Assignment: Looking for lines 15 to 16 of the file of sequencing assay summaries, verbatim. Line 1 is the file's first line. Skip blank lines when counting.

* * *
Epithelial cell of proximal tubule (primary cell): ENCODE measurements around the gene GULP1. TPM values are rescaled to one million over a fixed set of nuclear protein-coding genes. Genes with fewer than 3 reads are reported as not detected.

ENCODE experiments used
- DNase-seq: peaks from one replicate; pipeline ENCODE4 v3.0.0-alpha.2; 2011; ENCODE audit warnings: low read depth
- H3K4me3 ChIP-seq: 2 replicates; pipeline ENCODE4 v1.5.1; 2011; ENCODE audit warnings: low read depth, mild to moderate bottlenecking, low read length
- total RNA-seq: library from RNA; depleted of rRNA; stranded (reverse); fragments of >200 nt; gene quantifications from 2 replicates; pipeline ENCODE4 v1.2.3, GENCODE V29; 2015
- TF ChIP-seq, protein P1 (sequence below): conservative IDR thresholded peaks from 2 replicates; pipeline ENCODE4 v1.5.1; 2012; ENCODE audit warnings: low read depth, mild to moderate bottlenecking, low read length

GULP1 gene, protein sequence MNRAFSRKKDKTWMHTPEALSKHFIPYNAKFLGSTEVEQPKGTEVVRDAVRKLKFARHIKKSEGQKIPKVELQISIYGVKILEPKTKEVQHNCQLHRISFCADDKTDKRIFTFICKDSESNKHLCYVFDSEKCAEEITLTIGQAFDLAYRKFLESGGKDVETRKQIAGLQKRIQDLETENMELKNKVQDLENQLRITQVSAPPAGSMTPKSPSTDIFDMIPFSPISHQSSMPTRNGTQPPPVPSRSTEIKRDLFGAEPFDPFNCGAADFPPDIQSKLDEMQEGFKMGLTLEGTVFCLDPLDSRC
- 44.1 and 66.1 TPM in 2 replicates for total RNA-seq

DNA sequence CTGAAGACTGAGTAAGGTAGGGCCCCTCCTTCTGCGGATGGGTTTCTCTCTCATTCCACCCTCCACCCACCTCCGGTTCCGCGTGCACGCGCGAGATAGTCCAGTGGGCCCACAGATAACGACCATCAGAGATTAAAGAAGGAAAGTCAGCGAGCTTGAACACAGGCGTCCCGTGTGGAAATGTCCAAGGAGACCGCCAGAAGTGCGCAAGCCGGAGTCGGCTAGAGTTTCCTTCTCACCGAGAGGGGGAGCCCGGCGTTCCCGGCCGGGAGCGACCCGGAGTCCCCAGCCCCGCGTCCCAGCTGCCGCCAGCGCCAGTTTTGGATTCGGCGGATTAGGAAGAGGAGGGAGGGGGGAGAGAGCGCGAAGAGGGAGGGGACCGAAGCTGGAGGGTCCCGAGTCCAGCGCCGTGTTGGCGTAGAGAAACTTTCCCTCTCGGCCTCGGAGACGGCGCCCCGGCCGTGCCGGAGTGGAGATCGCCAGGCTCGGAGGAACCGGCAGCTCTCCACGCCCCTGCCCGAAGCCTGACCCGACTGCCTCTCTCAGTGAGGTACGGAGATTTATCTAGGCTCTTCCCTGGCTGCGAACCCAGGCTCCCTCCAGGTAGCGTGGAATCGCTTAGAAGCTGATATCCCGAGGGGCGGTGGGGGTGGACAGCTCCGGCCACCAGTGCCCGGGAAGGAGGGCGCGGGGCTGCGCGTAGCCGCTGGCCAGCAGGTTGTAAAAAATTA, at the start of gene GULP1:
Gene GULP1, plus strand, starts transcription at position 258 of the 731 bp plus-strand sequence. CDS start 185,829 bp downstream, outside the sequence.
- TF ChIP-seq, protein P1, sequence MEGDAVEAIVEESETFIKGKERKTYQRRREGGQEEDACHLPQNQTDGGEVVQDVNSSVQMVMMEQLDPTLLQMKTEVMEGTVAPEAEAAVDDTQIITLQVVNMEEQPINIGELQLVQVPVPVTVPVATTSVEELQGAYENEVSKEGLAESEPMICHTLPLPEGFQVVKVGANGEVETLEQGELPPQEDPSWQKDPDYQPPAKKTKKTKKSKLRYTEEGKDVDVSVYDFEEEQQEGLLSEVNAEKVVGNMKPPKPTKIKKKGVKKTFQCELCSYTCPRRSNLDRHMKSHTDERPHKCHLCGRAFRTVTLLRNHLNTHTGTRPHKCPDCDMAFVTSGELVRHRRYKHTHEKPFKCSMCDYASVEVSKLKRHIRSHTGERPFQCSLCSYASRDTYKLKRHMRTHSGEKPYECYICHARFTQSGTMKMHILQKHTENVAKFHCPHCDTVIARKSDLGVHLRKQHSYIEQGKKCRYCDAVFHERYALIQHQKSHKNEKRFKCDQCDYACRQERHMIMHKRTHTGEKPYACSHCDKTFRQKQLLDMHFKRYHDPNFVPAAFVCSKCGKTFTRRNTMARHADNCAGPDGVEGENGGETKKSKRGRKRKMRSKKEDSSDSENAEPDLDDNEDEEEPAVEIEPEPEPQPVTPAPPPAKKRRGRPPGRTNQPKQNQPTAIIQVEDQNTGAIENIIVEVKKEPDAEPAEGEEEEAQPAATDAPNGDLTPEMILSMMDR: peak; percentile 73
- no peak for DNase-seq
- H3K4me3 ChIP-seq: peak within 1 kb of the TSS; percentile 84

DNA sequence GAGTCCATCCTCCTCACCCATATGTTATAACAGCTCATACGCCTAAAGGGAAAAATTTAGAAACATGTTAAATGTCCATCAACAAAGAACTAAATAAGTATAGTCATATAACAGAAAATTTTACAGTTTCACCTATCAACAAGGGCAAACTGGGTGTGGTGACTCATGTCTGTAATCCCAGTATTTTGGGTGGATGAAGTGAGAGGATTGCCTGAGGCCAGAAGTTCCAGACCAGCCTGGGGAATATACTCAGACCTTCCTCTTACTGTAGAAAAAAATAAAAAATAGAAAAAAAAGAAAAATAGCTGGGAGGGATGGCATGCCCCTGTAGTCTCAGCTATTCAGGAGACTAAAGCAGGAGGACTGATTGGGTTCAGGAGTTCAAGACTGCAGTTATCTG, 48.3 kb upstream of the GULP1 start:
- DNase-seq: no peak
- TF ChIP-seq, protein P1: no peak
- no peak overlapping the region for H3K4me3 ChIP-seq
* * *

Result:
- DNase-seq: no peak
- TF ChIP-seq, protein P1: no peak